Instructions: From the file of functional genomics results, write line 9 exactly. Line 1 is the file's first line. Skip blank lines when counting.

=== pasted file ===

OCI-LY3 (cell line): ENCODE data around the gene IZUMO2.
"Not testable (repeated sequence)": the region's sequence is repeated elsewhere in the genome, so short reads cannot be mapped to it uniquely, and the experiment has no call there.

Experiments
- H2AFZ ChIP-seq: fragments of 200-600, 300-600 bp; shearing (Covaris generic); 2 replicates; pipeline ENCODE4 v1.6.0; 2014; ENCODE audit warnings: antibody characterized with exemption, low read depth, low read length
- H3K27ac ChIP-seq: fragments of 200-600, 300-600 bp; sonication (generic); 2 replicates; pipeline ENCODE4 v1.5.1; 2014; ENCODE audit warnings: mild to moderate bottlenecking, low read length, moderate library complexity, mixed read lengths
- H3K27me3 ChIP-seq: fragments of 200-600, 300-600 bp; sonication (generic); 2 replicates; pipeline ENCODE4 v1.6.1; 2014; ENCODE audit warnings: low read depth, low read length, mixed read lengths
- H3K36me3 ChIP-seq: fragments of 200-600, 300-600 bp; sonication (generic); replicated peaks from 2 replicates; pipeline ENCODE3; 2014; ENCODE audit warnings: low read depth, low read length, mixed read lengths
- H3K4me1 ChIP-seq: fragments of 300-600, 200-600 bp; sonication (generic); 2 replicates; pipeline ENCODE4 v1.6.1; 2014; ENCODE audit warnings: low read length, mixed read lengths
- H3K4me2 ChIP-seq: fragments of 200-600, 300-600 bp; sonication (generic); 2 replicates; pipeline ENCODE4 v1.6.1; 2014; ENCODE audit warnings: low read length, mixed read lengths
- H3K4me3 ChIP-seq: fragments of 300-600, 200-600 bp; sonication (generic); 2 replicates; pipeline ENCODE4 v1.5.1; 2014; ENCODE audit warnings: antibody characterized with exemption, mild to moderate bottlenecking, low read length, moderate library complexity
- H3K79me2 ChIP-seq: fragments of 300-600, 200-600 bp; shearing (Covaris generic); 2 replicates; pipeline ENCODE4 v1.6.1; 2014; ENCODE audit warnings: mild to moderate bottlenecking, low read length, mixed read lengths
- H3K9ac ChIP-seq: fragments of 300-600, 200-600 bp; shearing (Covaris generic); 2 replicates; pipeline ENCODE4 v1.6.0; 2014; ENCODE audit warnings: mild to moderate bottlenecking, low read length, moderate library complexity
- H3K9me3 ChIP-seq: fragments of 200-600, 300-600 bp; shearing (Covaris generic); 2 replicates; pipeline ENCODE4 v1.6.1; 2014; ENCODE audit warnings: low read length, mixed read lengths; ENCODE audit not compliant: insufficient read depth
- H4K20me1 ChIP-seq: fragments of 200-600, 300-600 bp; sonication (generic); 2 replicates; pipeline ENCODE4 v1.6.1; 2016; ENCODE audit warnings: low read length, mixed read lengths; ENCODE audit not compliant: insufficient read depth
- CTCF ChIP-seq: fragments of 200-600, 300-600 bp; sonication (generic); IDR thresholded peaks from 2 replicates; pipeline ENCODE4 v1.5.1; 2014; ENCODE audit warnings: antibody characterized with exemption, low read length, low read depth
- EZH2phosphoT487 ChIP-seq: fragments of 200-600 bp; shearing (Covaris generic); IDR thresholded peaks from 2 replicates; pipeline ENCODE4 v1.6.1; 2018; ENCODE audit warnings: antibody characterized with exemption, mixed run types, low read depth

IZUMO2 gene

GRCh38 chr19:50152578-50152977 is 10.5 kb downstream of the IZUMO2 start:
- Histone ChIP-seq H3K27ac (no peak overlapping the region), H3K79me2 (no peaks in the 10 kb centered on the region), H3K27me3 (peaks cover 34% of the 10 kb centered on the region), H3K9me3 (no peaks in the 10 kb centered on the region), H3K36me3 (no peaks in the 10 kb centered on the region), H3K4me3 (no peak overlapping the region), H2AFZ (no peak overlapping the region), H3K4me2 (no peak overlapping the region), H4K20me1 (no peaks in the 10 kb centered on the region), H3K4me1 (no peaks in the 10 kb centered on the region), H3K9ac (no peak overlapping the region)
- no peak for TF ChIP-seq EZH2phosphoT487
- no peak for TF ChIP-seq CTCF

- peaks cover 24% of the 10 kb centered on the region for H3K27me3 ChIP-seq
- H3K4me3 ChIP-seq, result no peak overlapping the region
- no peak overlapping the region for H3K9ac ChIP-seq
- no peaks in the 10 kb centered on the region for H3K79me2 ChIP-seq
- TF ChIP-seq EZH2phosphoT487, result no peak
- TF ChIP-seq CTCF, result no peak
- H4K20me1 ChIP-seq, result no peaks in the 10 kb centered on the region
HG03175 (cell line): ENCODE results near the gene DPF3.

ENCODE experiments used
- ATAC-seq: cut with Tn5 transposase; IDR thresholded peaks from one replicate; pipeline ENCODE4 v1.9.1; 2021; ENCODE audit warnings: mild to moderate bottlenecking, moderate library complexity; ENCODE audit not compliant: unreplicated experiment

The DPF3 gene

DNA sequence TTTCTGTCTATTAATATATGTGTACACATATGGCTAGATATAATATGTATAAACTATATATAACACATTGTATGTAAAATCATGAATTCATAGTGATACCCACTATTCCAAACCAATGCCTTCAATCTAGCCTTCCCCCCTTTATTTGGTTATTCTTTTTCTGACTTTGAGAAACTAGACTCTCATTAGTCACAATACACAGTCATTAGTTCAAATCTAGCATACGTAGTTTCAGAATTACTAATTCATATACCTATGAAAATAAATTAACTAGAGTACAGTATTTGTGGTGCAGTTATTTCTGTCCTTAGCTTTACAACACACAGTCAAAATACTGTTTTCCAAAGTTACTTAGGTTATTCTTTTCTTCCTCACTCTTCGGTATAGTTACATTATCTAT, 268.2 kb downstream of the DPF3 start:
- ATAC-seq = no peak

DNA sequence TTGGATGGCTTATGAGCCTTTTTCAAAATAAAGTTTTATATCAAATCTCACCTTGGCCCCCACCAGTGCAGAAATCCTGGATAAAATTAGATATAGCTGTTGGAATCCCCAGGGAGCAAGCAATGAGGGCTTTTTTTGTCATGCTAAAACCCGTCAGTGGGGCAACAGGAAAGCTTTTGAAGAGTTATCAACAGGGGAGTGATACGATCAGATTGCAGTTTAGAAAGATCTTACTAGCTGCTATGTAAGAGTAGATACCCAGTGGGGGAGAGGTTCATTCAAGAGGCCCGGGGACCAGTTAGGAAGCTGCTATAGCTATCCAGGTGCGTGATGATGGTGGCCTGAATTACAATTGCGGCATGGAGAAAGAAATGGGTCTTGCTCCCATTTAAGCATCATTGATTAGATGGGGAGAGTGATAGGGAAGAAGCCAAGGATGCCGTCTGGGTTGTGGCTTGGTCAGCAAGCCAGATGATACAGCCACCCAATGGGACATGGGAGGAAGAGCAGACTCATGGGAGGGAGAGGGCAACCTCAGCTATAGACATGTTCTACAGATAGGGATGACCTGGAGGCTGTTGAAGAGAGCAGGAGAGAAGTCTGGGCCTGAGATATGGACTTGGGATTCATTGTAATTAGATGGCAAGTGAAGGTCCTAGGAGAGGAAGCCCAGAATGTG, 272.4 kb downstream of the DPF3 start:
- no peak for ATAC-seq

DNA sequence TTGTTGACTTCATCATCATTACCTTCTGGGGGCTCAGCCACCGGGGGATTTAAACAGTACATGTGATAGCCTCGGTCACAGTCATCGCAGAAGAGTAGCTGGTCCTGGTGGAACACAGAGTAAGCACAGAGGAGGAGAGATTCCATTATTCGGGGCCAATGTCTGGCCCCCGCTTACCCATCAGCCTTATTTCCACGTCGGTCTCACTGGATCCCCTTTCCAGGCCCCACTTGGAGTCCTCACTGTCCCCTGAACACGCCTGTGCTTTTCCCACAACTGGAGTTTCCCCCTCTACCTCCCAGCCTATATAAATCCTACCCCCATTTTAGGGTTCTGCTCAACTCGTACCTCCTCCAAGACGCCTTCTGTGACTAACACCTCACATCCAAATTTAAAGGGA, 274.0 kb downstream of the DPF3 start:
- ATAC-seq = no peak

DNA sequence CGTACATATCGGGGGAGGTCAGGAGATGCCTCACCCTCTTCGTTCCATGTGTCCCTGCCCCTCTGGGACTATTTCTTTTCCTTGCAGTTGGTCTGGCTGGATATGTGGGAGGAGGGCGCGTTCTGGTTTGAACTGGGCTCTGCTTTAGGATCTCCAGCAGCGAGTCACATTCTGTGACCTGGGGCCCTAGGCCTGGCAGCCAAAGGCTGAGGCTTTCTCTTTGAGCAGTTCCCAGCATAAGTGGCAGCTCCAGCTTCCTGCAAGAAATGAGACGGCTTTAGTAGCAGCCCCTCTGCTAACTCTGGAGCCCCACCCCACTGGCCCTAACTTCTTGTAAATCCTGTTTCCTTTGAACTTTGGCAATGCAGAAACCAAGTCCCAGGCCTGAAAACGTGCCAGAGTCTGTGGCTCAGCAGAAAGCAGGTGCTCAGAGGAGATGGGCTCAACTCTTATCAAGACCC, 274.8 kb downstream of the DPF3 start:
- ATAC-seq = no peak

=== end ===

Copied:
- H3K4me2 ChIP-seq: fragments of 200-600, 300-600 bp; sonication (generic); 2 replicates; pipeline ENCODE4 v1.6.1; 2014; ENCODE audit warnings: low read length, mixed read lengths